Nathan A. Burke, 37, of Hancock, left, and Justin T. Chipman, 22, of Steuben and Winter Harbor, right, shown during a court hearing in Ellsworth in Sept. 2018. Credit: Nick Sambides Jr. | BDN

Two years after a dog was found shot to death on a Winter Harbor beach, the two men accused of killing it still are contesting the charges against them.

Justin Chipman, 24, of Steuben was sentenced in January to serve three years in prison with all but one year suspended after being convicted of aggravated cruelty to animals, one count of burglary, two counts of theft and one count of criminal mischief. He has filed an appeal of his conviction with the Maine Supreme Judicial Court, his defense attorney, Robert Van Horn, said Wednesday.

The other defendant in the case, Nathan Burke, 39, of Hancock, still is facing identical charges in Hancock County Unified Criminal Court. A trial date for Burke has not been set, but a court conference on the status of his case has been scheduled in Ellsworth for next month.

Burke, who has been arrested more than once on bail violations since the August 2018 incident, was released from jail in June on $500 bail, according to court documents. According to his defense attorney, Jeffrey Toothaker, one reason Burke was granted bail in June was because he passed a polygraph test in which he denied having killed the dog.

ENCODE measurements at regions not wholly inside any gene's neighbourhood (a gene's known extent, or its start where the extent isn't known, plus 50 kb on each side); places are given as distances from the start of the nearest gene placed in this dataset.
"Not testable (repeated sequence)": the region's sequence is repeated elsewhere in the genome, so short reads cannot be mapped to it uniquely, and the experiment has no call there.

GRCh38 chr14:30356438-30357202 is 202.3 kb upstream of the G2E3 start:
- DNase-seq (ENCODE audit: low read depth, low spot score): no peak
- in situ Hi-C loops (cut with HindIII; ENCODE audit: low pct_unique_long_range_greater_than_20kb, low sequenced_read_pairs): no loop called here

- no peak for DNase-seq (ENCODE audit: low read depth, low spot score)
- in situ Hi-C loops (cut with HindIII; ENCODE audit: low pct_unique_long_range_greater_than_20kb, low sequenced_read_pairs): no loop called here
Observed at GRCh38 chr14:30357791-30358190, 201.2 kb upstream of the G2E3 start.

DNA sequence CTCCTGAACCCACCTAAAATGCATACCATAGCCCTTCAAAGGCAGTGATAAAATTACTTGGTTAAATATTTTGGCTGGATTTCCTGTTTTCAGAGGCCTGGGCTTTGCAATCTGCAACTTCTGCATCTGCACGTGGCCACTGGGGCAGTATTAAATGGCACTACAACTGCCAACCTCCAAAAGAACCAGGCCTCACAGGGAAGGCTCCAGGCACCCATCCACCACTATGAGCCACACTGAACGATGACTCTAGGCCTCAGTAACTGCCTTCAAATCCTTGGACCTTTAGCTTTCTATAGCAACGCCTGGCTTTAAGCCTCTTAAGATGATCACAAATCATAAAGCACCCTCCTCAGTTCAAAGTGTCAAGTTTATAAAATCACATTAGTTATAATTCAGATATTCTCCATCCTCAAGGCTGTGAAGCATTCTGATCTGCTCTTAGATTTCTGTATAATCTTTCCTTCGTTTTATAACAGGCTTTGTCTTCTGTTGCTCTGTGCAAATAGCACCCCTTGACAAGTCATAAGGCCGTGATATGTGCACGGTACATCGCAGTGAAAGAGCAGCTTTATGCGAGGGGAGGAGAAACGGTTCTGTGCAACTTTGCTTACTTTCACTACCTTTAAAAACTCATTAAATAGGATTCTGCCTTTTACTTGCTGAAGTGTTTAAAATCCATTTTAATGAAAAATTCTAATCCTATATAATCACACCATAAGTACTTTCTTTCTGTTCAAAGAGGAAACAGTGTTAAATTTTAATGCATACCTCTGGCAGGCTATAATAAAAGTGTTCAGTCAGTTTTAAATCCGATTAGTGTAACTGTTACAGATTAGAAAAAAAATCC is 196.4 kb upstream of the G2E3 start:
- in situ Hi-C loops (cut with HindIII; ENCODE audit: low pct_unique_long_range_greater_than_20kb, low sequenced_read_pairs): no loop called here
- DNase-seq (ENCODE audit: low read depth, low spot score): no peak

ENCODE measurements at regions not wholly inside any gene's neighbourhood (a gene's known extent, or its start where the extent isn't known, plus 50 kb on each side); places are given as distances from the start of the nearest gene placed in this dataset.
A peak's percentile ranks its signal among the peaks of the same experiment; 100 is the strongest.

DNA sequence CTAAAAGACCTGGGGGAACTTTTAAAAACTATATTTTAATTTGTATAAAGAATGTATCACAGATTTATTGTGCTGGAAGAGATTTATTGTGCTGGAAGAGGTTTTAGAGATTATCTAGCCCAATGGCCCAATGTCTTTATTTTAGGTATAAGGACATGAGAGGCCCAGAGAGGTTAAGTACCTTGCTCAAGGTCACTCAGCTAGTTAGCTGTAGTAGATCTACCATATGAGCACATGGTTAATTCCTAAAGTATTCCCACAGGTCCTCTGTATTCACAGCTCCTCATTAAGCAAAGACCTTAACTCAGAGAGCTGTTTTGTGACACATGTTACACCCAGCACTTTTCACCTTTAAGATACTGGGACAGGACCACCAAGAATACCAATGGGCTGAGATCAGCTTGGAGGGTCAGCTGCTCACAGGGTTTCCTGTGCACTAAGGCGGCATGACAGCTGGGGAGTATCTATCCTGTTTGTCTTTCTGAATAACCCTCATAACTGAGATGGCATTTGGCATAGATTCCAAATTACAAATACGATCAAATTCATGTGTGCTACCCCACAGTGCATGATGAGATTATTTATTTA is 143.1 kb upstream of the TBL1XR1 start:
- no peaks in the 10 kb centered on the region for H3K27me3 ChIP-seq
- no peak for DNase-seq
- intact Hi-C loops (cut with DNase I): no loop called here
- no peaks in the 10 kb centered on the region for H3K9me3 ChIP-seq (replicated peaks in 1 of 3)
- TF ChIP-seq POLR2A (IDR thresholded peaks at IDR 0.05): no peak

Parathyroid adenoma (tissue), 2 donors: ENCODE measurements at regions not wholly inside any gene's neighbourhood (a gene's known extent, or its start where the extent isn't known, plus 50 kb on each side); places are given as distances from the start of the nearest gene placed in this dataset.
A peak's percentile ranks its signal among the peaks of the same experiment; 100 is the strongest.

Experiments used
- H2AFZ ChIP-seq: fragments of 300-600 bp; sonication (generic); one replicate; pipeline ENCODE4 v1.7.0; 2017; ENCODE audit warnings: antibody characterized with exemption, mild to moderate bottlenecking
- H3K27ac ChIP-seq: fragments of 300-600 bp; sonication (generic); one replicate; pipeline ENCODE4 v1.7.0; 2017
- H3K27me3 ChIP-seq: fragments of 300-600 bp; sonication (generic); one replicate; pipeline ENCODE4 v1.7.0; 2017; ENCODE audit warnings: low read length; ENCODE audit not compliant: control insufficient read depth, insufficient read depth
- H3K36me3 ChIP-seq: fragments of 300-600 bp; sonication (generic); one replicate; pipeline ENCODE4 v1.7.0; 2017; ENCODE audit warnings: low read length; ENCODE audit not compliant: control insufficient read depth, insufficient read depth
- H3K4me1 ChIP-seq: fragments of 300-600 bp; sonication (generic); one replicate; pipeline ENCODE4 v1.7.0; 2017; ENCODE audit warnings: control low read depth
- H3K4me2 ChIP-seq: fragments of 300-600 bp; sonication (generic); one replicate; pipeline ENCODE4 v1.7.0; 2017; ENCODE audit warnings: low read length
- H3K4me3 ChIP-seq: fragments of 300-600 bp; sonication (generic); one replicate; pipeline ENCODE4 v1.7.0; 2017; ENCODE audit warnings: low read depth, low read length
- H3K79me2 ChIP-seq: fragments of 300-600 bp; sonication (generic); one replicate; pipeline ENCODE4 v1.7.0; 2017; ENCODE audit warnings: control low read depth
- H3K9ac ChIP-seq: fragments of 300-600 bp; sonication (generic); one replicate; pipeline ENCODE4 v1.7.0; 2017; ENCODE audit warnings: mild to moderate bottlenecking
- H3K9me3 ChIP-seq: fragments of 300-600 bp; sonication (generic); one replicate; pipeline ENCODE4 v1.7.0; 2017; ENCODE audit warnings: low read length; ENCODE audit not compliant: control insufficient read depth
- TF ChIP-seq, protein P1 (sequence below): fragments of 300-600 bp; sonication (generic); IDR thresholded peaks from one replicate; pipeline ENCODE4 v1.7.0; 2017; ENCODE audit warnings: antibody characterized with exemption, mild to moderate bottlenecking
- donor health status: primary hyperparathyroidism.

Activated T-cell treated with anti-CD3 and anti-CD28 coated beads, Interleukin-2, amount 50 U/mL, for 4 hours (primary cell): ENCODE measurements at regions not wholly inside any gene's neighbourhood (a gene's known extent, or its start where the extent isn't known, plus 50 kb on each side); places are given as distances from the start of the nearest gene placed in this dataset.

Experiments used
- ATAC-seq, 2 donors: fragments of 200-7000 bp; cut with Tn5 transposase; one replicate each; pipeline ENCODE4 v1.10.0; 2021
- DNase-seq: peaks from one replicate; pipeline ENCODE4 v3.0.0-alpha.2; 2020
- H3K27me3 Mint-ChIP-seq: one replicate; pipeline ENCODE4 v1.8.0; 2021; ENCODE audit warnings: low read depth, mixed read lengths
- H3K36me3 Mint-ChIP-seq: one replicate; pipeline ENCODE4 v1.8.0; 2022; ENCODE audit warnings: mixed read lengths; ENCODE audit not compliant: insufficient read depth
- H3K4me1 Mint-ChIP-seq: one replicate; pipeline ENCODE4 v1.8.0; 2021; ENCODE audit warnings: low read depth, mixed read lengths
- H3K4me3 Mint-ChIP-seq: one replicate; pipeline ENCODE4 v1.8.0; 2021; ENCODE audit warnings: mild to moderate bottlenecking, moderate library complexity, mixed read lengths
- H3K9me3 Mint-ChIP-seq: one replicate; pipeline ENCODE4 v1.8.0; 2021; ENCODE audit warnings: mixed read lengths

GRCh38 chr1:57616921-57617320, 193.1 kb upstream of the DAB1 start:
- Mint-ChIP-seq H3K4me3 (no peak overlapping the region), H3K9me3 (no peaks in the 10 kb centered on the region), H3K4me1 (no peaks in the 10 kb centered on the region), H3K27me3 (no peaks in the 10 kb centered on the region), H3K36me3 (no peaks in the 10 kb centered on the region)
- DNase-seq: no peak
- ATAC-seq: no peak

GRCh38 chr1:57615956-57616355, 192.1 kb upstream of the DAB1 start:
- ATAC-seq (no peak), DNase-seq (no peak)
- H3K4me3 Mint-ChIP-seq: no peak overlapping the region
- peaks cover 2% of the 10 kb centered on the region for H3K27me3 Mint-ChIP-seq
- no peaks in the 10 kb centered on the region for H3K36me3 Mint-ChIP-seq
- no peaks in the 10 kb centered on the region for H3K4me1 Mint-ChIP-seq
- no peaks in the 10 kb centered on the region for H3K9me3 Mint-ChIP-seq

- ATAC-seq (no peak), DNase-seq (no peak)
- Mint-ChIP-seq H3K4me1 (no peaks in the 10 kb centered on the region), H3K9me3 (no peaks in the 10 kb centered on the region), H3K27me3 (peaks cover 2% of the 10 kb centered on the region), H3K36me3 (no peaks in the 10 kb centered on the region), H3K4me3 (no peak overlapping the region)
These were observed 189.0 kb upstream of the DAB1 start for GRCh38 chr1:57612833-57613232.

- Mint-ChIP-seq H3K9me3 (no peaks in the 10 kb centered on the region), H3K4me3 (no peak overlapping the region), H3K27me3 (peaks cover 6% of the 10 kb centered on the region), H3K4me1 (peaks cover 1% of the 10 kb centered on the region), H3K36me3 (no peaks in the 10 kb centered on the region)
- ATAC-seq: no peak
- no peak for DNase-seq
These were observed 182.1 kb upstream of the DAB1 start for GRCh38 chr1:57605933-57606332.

Burke and Chipman allegedly shot a pug dog named Franky that belonged to a Winter Harbor lobsterman for whom they had worked as sternmen. The lobsterman, Phil Torrey, was out of town on Aug. 24, 2018, when the duo allegedly entered his home, took Franky for a joyride in Torrey’s Hummer and, sometime during the ride, shot and killed the dog. The two men later told police Franky ran off during the outing and they never saw him again.

The dog was found dead six days later on a local beach wrapped in plastic, after it apparently had been shot through the throat, according to an arrest warrant and affidavit.

Toothaker said that how Chipman’s appeal turns out likely will affect how the Hancock County District Attorney’s office decides to continue prosecuting the case against Burke.

Hancock County District Attorney Matthew Foster did not respond to a request for comment on Wednesday. Foster has recused himself from the case because it was his wife who found the dog’s body in Winter Harbor.

Bill Trotter

Bill Trotter

A news reporter in coastal Maine for more than 20 years, Bill Trotter writes about how the Atlantic Ocean and the state's iconic coastline help to shape the lives of coastal Maine residents and visitors....